‘May I take a picture of your snake?’ I asked the tattooed man with a python around his neck, regretting it as the words left my mouth. He nodded. ‘What’s it called?’ ‘There’s two,’ he replied, gruffly. So there were! Two pythons comfortably coiled, glistening in the sunshine.
It was the hottest early May bank holiday since the day was introduced in 1978, and the Kent coast was in full swing. The sea looked murky, the sand muddy and there was not a palm tree in sight but that did little to dent our enjoyment. You can’t beat an English beach day.
On the scorching bank holiday in question, half of south London seemed to have disgorged onto Whitstable. Stalls, vans and boat clubs were doing a roaring trade in oysters, lobster rolls, pots of winkles, fried eggs in a bun, and ice cream cones.
We walked along the Saxon Shore Way. Families were settling in. Couples were sitting, eyes closed, chins up, basking in the sun. Of course everyone was going pink, in shorts, strapless dresses, off-the-shoulder tops, a mishmash. This isn’t the Amalfi coast — anything goes. And it might be the only opportunity! Drink it all in. We could all do with the vitamin D.
At Herne Bay, in between queues for wood-fired pizzas and Cornettos, a businesslike woman in brilliant red clown shoes and yellow trousers was twisting purple balloons into sausage dogs for a Punch and Judy show. Had we stepped back into the 1950s?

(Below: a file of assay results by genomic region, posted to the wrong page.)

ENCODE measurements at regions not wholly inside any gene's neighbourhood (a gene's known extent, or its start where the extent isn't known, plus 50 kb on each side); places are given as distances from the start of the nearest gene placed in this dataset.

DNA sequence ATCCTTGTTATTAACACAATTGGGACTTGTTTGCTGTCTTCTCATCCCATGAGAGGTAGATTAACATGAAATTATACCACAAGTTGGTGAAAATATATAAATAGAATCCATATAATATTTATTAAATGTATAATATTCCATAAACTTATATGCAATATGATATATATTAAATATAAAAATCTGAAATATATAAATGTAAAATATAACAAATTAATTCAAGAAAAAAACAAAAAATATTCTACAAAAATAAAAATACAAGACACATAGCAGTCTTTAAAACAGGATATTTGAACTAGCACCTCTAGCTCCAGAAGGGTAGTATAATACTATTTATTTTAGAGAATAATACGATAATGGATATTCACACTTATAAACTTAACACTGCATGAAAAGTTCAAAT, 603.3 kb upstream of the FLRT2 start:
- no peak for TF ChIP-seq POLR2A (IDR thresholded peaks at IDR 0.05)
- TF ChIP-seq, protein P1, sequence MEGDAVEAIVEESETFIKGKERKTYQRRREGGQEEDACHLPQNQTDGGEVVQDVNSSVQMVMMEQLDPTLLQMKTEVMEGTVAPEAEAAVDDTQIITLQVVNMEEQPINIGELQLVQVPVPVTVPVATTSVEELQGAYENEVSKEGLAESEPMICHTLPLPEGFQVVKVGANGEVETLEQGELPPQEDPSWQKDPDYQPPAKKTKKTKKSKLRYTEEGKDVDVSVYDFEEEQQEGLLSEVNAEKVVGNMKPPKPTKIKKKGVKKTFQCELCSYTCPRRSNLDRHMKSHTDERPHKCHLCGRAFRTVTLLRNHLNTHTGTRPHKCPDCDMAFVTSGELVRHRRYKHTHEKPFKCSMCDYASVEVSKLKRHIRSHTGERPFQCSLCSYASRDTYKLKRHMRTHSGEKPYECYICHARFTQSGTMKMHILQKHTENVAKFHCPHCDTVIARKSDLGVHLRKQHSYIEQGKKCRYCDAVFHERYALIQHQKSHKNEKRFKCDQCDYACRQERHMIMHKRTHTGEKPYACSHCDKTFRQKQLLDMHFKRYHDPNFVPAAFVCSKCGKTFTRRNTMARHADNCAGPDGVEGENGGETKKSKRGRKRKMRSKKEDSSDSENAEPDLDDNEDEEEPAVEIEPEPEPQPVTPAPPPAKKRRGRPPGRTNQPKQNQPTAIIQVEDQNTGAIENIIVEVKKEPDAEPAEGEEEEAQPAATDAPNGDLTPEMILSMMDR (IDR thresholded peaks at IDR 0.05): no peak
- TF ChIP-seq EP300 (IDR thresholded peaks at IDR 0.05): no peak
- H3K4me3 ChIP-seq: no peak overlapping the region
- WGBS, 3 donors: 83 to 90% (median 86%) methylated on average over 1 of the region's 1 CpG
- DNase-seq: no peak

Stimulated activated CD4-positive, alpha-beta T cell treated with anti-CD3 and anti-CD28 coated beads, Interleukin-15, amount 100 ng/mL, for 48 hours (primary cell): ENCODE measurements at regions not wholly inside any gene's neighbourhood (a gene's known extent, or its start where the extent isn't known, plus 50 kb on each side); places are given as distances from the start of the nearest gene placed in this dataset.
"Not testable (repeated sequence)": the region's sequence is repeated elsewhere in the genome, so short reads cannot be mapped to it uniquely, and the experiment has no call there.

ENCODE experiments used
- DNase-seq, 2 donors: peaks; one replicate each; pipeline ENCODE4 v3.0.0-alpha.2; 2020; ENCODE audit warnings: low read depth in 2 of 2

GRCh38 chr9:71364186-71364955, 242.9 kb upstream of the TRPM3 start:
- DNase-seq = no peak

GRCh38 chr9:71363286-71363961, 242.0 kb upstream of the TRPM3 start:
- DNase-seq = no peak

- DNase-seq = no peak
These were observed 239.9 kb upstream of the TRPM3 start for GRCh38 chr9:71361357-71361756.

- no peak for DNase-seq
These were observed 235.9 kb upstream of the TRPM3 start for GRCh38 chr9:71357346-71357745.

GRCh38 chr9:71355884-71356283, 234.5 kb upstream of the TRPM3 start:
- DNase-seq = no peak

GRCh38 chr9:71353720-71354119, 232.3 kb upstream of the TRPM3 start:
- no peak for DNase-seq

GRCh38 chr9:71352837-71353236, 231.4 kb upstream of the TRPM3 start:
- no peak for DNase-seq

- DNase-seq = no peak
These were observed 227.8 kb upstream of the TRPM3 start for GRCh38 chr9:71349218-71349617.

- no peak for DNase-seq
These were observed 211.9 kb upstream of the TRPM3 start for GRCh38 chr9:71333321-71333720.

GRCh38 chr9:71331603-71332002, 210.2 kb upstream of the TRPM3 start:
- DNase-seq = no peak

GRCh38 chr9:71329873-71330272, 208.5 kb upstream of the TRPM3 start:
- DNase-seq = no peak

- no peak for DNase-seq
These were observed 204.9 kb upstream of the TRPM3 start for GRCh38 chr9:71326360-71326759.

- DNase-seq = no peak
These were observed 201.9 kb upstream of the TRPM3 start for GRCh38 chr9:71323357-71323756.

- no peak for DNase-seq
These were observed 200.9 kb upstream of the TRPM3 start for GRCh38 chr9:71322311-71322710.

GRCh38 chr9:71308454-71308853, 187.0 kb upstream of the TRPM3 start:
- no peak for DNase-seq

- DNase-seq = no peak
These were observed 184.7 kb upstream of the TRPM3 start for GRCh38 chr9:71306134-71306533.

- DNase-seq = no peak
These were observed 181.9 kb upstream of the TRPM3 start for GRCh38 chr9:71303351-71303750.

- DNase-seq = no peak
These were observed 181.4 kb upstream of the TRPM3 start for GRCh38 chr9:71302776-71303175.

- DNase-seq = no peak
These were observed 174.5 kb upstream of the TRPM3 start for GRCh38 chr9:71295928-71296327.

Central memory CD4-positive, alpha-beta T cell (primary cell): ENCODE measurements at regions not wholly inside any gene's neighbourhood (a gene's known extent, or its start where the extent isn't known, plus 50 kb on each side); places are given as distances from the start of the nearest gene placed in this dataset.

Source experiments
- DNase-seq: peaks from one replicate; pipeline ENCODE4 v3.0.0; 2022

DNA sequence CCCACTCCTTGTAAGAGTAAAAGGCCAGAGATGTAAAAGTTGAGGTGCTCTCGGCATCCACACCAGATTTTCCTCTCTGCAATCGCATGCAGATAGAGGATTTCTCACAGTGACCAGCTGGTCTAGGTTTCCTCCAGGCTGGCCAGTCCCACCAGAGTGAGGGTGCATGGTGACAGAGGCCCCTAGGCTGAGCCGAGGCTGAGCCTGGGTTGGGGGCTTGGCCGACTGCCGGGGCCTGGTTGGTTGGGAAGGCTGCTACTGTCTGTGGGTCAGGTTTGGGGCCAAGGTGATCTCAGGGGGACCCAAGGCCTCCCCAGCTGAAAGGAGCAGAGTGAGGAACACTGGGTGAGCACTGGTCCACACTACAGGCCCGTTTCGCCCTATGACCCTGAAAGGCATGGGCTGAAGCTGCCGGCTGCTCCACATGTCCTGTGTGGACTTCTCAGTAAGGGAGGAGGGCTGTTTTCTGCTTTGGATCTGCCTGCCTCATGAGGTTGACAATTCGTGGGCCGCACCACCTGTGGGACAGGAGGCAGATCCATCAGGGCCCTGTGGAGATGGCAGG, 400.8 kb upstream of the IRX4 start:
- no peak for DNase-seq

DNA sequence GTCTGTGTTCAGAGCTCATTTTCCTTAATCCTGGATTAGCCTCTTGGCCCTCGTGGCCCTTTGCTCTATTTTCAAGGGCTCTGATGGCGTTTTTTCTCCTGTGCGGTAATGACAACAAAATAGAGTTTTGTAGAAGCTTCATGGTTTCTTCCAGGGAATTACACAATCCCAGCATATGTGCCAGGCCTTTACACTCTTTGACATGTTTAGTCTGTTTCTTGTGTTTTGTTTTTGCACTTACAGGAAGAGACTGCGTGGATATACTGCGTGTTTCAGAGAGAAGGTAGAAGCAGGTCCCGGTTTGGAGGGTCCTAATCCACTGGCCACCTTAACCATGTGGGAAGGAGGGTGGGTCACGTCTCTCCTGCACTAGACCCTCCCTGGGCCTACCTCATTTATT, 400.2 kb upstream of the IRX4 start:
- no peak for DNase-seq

A few children were hustled onto the mat laid out in front of the traditional tall yellow-and-red-striped theatre. But most were interested in crabbing, slinging green nets over the pier edge and winching them back up. Overhead, a purple squid kite with long fluorescent tendrils fluttered. Then the jet skis got going, roaring across the horizon.
My boyfriend, Rob, who cannot resist a stretch of water — no matter the temperature — braved a swim. He stood thigh deep for quite some time. Then he was off, quickly disappearing from view as I tried to concentrate on my book.
It took him an hour’s stride back along the coast path to properly warm up again. By that time, the tide was in and the mood festive. Drinks were being poured on balconies, barbecues were smoking, plastic flutes being raised. We saw a group of runners who had passed us earlier, leaning against a wall outside the pub drinking celebratory pints. Good for them. Yes, the English seaside is barmy, but it’s brilliant.
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